In “Apocalypto,” the fifth episode of Nathan Fielder’s new reality-comedy show The Rehearsal, an actress hired by Fielder to help him prepare for a difficult conversation probes him while in character.
“Is this silly or is this something that I should take seriously?” she questions.
“It’s silly and serious. It’s complicated. Life can be more than one thing…” he responds.
While they’re referring to a specific scenario between Fielder and one of the participants on The Rehearsal, the conversation could just as easily apply to the Canadian comedian’s broader artistic vision. Nathan For You, a Comedy Central show that ran for four seasons, chronicled the business school graduate’s attempts to revive struggling small businesses with absurd stunts. In one episode he stages a viral animal rescue video at a petting zoo; in another, he turns a bar’s patrons into actors in a play to circumvent no-smoking laws. The Rehearsal sees Fielder help people navigate the uncertainty of life by creating the conditions for them to practice challenging scenarios ahead of time, whether it’s fessing up to a lie, or raising a child.
Both shows are “silly and serious,” flitting between a sense of humor that’s not above the odd poo joke, and poignant moments that illuminate the nature of humanity. The subjects are endearing, hilarious, perplexing, and lonely figures, often all at once. Fielder’s awkward, stilted manner is a constant, shown through his interactions and repeated allusions to isolation and an inability to form meaningful relationships. In a recent New York Magazine profile, he described himself as “the most pathetic person in everything I do.”
Fielder may feel like a lowly outsider, but that position is becoming increasingly difficult to claim. Where Nathan For You saw him achieve acclaim beyond what most comedians can dream of, The Rehearsal and its high HBO budget allow him to run wild with his outlandish ideas. The results include the creation of an uncanny valley, life-size replica of a Brooklyn bar, with details as insignificant as a discarded floating smiley face balloon kept intact, and the opening of an acting school specializing in “the Fielder method” to provide a constant supply of actors for the show. It’s intriguing to see how Fielder deploys these new resources, and more broadly, satisfying to watch what is essentially avant-garde performance art set up to reach large, mainstream audiences.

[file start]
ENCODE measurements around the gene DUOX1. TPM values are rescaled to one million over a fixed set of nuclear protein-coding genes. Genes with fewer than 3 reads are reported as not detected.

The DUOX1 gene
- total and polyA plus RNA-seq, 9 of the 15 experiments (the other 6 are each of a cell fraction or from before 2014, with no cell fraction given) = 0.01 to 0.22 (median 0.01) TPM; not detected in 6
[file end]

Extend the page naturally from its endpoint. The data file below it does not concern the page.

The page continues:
Nathan For You featured self-contained episodes, each focused on a new proprietor and business idea that was generally done and dusted within the 21-minute run time. Alongside Fielder himself, there were only a handful of recurring characters, including a Bill Gates impersonator named Bill Heath, whose quest to reconnect with a long-lost love became the focus of the show’s final episode. In “Finding Frances,” Fielder engages an actress to help Bill prepare for this upcoming reunion by rehearsing how he’d manage Frances’ possible reactions. The Rehearsal is a natural progression from this acclaimed episode, building on its comparatively serious tone and the idea of staging a dress rehearsal for life.
At the center of the new show is Angela, a 44-year-old, intensely Christian woman who agrees to cosplay the experience of raising a child with a bunch of child actors, before one day undertaking the real thing. Over four of The Rehearsal’s six episodes, Angela lives out her pastoral child-rearing dreams, with a thriving Etsy business, religious home-schooling, and a fake husband who toils in the fields for their food. As the experiment progresses, tensions rise between Angela and her “family,” with the multi-episode format allowing the audience to become invested in this faux familial drama.
One doesn’t get the sense that Fielder is purposely putting his subjects on display as oddities for ridicule. Rather, he’s fascinated by unwittingly strange human behavior, including his own, and creates highly constructed scenarios that are likely to bring about curious responses. And yet, the playing field is uneven, given Fielder is the puppet master of a HBO show and his participants are everyday people, often unaware of the full extent of the set-ups or how they’ll come across. While Fielder aims for active consent, sometimes things get hairy, such as when a toddler responds adversely to an acting role on The Rehearsal arranged by his single mom, presumably because she needs the money.
While it’s impossible to know the extent to which the Fielder presented is “real” or a hammed-up avatar, The Rehearsal reveals a more vulnerable, self-reflective side than we’ve seen before. He’s grappling with the arguably manipulative nature of his work and has decided to tackle it head-on, through the art itself. With the cameras rolling, he asks Angela to change the nature of her rehearsal, while acknowledging the pressure and power imbalance that the cameras create. In another scene, he tests out the role of a participant on the show, and becomes bamboozled when a producer pushes a lengthy, jargon-filled contract on him. More than once, participants accuse him of being a liar.
The Rehearsal is Fielder’s ambitious attempt to figure out what constitutes an authentic human relationship, or an authentic human. By painstakingly simulating “real life” in a futile attempt to master it, he not only makes us laugh, but raises challenging philosophical questions about the nature of reality and intimacy.